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GAS

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GAS

Postby Dr. Goodword » Tue May 24, 2005 10:55 am

• gas •

Pronunciation: gæs • Hear it!

Part of Speech: Noun

Meaning: 1. A state of matter lighter than solid or liquid that expands and diffuses infinitely and uniformly. 2. A clipping of gasoline, a liquid fuel refined from crude oil. 3. Flatulence or the discomfort it causes, as to have gas on the stomach. 4. The pedal or other device that controls the amount of gasoline fed to an engine, as to step on the gas in a car. 5. Hot air; pompous, empty talk.

Notes: Although dictionaries allow two plurals for this word, gases and gasses, the former is preferred currently on the Web 14.8 million to 1.42 million. The spread is even wider for the analogical example, buses. This noun may also be used as a verb meaning "to put gas in". You may either gas up your car with gasoline or let your food gas you up with flatulence.

In Play: Let us start out with two of the most common meanings of today's curt word: "Bertie, step on the gas! I have to get an antacid before the gas on my stomach kills me." This particular word probably has already been ridden as far as it will go metaphorically: "Her speech was so bombastic, we could have flown to Europe and back on the gas!"

Word History: Today's word is an invention of the Dutch chemist, Jan Baptista Van Helmont (1577-1644), who adopted it from Greek chaos. As Van Helmont put it in the 1652 edition of his book, Ortus Medicinæ, halitum illum Gas vocavi, non longe a Chao veterum secretum (this vapor I have called 'Gas', not far removed from ancient 'Chaos'). The Dutch pronunciation of [g] as a spirant [kh] (like Scottish or German [ch]) accounts for its being employed to represent Greek ch (= kh). Gouda is pronounced [khowdah] in Dutch. The connection may have been suggested by Paracelsus's use of chaos for the element of such spirits as underground gnomes. (It might seem appropriate that a word originally referring to underground gnomes, comes to us today from Michael McWilliams of Raytheon, Australia, himself living 'down under' in another sense.)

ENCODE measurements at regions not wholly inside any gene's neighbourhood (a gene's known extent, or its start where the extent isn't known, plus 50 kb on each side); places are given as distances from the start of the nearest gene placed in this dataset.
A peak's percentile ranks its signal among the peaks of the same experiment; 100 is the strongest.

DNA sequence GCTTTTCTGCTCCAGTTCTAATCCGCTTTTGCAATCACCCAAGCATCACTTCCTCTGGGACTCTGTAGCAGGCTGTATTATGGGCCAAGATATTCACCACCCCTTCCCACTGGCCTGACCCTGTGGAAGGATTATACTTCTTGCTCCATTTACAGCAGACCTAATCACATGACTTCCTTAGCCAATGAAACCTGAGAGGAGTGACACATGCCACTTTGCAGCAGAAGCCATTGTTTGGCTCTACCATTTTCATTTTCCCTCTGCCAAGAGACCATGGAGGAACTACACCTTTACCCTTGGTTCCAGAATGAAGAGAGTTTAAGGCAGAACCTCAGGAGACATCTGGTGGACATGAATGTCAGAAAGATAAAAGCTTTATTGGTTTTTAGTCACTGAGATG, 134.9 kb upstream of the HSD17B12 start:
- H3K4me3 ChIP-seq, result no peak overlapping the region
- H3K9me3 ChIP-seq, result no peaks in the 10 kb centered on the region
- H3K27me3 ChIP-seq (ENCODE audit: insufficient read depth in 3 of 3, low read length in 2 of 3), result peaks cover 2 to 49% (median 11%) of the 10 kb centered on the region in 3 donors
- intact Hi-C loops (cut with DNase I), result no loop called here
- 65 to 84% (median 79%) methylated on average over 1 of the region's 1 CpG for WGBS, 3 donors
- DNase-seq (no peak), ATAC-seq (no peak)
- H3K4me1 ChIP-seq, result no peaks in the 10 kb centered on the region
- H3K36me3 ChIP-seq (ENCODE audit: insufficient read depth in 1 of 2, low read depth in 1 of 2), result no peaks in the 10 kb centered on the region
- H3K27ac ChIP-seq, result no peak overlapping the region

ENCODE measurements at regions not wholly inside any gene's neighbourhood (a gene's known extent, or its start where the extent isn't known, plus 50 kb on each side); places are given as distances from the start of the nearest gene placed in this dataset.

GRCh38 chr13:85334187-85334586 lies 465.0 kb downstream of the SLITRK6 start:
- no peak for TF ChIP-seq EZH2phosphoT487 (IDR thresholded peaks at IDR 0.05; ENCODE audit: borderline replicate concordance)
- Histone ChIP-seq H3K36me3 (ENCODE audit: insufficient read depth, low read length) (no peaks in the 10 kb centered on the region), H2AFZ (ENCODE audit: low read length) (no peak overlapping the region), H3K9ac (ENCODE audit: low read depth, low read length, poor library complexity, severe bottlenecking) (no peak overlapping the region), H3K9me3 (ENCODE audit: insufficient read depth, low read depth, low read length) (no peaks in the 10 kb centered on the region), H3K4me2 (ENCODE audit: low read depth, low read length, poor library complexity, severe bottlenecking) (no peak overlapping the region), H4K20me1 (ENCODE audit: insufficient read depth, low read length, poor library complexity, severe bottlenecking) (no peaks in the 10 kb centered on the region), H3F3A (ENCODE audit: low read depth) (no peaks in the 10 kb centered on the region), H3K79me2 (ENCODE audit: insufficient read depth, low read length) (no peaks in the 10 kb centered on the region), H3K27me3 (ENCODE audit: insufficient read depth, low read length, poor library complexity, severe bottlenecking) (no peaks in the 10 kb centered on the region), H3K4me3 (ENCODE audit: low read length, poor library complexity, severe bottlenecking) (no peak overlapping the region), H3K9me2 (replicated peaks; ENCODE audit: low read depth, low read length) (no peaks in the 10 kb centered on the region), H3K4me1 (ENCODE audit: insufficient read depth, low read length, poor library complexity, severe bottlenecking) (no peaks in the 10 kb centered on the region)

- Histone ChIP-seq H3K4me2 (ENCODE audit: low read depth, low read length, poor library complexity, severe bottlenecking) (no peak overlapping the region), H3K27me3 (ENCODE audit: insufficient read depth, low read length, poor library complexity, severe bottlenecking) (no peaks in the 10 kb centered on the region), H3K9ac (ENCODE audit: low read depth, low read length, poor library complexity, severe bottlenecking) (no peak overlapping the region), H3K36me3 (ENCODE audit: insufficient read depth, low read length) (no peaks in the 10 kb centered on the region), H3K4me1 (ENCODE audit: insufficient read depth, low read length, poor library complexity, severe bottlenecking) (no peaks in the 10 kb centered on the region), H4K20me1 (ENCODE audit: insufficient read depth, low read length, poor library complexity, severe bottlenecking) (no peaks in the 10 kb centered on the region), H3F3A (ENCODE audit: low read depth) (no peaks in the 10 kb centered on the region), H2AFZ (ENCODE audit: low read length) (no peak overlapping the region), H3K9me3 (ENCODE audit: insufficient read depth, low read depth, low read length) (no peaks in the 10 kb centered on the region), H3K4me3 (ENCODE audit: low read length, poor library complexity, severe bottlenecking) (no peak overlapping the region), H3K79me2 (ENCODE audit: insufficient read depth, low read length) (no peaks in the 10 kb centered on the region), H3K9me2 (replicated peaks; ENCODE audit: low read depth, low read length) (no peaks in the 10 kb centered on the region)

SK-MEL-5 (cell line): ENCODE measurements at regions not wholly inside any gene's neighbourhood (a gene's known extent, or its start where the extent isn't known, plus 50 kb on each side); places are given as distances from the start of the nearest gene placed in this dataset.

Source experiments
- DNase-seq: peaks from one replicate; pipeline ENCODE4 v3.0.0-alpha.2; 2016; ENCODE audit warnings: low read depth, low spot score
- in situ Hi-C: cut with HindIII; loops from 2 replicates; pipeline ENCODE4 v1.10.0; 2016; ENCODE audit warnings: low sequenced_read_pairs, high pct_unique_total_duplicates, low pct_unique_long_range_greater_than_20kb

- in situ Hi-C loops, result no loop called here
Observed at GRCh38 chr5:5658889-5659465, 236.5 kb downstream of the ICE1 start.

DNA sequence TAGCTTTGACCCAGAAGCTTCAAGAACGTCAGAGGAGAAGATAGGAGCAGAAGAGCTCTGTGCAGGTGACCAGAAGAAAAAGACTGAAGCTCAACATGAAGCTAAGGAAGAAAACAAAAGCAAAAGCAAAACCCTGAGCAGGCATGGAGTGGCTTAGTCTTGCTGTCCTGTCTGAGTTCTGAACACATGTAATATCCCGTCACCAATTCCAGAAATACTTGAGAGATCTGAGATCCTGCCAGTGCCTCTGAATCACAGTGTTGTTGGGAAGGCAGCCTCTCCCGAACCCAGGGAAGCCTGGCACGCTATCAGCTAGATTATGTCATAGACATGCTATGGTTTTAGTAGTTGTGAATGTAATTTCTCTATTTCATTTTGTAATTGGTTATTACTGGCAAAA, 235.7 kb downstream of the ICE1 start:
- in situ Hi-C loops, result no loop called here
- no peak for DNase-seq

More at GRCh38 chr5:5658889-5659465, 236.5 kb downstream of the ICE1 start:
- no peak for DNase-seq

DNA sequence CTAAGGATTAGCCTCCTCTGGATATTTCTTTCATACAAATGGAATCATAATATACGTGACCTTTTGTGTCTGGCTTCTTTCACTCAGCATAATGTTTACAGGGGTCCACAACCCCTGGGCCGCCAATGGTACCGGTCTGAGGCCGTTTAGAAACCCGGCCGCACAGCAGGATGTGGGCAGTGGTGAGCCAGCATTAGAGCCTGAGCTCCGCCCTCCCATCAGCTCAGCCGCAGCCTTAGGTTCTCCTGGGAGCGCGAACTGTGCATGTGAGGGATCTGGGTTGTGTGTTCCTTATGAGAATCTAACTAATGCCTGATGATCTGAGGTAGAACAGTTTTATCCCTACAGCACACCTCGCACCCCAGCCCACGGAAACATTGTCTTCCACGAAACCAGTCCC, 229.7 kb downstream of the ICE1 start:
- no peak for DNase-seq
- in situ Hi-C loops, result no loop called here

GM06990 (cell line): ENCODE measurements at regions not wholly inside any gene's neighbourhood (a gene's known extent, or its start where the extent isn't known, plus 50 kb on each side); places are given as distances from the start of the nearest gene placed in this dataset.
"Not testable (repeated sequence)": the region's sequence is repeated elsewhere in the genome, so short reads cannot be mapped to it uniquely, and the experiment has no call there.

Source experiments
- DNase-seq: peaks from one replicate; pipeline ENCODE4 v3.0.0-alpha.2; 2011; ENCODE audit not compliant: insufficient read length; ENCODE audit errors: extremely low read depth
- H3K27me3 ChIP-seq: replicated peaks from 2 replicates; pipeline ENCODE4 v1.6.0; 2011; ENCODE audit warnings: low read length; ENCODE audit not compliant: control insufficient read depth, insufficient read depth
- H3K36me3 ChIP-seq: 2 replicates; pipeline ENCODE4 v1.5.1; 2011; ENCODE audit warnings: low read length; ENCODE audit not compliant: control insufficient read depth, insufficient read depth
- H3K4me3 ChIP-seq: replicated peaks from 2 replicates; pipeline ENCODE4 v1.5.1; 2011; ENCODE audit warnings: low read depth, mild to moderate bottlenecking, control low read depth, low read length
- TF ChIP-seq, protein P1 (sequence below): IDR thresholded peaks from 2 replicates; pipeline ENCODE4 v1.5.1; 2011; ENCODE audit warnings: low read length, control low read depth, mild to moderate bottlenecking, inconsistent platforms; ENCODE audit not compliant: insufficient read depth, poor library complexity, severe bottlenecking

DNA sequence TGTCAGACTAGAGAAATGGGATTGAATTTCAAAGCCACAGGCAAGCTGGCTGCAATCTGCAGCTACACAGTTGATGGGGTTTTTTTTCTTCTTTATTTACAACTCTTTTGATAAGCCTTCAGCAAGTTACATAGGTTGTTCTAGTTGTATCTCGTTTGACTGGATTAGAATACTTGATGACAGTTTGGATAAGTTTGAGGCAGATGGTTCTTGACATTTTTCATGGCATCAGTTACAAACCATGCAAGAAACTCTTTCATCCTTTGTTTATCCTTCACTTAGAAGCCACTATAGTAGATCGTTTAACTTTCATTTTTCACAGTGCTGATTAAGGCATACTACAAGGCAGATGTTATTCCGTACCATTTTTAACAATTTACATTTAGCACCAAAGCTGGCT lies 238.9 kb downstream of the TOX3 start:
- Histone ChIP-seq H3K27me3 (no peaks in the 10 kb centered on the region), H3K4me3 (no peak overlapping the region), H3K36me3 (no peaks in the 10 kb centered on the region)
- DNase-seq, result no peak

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Postby M. Henri Day » Tue May 24, 2005 2:40 pm

These etymologies are a real gas....

Henri
曾记否,到中流击水,浪遏飞舟?
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Postby KatyBr » Tue May 24, 2005 5:38 pm

on the freeways there used to be signs announcing GAS · FOOD· LODGING; my mother said we didn't want to stop there.

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Postby hcbowman » Fri Jul 15, 2005 6:38 am

KatyBr wrote: my mother said we didn't want to stop there
Katy


During her first visit to California, my Brit wife observed a sign for the chain restaurant "In-N-Out Burger".

She immediately asked, "They do mean that figuratively, right?"

Being the original drive-through burger joint, a visit always involved getting some gas.

--Cliff
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Postby M. Henri Day » Sun Jul 17, 2005 11:23 am

With regard to the phrase «it's a gas», Douglas Harper confines himself to the following :
... slang meaning "something exciting or excellent" first attested 1953, from earlier hepster slang gasser in the same sense (1944). Gas also meant "fun, a joke" in Anglo-Irish and was used so by Joyce (1914). ...

I can't help wondering if these usages do not, in fact, derive from the practice of inhaling laughing gas (N[sub]2[/sub]O) as an inebriant at social gatherings from the early 19th century onwards....

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